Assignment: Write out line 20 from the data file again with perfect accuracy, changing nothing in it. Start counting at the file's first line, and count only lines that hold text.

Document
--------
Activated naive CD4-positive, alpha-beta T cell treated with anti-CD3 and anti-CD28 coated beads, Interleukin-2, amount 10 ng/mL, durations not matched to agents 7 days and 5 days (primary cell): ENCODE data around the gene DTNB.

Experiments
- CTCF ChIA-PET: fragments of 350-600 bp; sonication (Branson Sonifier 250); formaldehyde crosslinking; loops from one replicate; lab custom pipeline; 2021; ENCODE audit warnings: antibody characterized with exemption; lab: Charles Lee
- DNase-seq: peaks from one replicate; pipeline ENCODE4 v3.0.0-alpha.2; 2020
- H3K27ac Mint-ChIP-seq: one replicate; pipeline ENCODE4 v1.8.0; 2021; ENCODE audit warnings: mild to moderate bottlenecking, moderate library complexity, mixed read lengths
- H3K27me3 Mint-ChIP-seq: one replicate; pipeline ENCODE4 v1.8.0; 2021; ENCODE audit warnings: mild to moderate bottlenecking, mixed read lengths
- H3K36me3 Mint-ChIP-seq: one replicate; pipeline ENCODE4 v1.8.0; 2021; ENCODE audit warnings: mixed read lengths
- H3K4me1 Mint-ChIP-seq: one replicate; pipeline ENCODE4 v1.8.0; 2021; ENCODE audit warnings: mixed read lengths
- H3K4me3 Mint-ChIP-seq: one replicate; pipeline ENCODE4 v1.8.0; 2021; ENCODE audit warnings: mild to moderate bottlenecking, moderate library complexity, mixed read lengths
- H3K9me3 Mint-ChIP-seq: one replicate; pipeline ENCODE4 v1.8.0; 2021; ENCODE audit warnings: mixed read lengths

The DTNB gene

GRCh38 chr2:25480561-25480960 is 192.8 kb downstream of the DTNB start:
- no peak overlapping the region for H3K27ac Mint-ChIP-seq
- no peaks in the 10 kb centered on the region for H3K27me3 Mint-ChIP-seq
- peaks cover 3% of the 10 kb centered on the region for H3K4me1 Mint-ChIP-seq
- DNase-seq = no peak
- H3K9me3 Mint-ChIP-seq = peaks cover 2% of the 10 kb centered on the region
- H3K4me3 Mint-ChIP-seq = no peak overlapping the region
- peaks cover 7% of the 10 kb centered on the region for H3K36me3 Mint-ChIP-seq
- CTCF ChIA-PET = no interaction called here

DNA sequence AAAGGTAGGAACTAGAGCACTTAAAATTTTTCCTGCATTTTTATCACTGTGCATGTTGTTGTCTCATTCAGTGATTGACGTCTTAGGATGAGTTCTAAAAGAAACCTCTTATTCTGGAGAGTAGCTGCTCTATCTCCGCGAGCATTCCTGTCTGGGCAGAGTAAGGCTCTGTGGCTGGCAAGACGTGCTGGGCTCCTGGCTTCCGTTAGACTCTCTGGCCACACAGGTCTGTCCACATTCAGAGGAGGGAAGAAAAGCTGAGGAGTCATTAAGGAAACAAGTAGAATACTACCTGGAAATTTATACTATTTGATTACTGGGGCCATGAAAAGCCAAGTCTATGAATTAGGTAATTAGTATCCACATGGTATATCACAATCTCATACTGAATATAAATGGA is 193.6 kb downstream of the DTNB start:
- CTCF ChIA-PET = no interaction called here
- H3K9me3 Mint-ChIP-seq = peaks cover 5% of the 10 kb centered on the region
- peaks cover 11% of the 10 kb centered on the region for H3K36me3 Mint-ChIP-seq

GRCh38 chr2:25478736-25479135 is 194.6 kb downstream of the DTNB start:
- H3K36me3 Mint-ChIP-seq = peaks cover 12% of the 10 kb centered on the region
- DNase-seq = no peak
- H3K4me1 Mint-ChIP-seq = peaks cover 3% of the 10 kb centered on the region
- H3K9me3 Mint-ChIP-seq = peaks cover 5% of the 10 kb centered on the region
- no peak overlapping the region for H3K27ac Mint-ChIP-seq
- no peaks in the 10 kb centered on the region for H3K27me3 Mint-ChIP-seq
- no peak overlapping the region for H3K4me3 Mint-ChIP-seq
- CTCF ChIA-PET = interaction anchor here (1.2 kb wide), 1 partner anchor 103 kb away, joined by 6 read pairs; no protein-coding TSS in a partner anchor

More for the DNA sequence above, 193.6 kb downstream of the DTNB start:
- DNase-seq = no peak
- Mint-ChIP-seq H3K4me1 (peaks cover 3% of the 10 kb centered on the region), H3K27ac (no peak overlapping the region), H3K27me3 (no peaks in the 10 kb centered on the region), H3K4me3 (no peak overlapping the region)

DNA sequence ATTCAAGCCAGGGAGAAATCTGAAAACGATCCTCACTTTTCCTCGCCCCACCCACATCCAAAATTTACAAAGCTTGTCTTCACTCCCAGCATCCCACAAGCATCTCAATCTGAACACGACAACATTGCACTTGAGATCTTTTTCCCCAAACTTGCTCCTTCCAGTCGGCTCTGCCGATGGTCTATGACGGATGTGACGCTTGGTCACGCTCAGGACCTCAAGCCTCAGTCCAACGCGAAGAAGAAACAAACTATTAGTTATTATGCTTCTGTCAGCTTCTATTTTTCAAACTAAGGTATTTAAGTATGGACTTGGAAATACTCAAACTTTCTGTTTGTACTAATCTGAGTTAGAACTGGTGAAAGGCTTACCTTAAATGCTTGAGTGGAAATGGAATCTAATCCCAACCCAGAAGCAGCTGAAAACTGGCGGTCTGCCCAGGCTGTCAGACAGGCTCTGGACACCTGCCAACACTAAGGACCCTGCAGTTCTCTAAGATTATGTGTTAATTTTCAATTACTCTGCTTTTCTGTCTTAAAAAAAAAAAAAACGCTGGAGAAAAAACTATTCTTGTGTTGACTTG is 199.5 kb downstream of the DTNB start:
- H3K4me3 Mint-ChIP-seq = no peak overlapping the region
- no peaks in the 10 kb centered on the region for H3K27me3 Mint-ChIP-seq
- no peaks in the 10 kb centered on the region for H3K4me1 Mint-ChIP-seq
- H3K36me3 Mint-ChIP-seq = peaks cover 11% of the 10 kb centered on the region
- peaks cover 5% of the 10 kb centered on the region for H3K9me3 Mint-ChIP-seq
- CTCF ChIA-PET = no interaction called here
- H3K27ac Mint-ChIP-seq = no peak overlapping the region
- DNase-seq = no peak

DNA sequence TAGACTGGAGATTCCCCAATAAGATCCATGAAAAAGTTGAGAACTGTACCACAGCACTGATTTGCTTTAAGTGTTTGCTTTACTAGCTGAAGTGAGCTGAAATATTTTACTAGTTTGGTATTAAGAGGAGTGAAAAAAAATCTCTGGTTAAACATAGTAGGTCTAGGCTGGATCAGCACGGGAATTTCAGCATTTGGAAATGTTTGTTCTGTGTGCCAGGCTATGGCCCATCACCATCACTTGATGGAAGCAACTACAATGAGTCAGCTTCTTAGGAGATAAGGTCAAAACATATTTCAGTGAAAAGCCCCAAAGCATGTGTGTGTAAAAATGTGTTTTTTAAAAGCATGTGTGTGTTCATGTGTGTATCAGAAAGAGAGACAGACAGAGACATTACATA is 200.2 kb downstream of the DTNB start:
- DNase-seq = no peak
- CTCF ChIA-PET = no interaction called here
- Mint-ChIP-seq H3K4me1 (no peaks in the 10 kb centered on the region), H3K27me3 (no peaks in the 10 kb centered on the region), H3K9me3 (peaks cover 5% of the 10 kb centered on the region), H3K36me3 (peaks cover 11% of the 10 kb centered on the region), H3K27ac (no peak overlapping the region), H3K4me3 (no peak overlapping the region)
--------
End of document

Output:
- CTCF ChIA-PET = no interaction called here